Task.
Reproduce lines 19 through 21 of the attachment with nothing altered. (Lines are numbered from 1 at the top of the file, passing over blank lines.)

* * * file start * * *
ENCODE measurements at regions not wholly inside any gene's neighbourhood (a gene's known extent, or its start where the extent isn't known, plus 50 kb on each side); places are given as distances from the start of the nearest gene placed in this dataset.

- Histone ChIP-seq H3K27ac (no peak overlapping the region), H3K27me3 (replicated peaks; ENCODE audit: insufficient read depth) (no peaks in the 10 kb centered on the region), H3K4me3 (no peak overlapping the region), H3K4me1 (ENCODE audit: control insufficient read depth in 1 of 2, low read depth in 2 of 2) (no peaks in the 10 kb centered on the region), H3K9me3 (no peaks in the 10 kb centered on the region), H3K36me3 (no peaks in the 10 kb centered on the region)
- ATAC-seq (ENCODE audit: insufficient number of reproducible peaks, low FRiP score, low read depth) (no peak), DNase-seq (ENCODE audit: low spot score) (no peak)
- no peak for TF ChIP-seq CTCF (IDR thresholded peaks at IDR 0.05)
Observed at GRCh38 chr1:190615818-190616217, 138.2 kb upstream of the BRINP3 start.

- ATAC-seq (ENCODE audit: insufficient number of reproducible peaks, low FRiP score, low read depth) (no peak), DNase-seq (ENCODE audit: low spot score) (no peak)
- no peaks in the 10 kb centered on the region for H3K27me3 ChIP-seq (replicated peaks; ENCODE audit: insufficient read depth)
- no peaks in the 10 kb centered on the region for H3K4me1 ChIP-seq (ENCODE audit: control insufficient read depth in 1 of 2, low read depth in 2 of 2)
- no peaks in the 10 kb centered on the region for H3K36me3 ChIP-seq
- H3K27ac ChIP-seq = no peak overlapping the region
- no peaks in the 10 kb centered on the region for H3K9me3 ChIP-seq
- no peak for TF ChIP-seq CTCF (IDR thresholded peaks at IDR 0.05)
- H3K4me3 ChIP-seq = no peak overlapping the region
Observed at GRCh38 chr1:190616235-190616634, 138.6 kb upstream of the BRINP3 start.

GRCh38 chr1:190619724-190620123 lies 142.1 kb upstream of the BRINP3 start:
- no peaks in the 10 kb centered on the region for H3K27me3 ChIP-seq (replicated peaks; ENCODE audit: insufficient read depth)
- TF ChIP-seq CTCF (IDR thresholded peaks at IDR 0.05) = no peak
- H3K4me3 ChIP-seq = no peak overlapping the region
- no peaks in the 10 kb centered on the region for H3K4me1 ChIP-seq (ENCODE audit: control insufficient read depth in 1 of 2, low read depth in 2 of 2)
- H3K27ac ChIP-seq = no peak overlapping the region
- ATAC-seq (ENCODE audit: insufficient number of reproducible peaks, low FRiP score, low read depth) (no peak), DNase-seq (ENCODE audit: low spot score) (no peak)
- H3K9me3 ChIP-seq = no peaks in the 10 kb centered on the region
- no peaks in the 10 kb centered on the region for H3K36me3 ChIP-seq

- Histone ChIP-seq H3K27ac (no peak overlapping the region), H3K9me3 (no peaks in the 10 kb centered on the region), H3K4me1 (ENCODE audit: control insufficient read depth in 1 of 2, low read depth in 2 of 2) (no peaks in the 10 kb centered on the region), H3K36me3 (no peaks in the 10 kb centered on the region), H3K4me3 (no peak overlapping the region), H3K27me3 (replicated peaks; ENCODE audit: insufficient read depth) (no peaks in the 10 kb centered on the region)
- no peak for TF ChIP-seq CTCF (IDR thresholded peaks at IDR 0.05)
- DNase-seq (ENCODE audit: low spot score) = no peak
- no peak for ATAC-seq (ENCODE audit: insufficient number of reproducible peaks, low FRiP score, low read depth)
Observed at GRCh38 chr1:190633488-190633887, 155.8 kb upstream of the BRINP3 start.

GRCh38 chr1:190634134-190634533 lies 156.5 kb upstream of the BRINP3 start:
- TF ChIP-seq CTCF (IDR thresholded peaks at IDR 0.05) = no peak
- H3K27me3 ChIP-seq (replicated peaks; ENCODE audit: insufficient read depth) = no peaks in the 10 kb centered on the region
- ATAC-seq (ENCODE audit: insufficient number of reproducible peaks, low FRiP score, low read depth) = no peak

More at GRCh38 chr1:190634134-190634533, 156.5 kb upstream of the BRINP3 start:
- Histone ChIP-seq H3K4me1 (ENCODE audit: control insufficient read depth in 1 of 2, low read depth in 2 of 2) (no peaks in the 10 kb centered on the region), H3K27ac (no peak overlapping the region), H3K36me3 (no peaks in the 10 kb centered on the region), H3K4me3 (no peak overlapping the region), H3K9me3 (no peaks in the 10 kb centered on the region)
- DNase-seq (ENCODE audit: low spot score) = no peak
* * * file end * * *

- no peaks in the 10 kb centered on the region for H3K4me1 ChIP-seq (ENCODE audit: control insufficient read depth in 1 of 2, low read depth in 2 of 2)
- H3K27ac ChIP-seq = no peak overlapping the region
- ATAC-seq (ENCODE audit: insufficient number of reproducible peaks, low FRiP score, low read depth) (no peak), DNase-seq (ENCODE audit: low spot score) (no peak)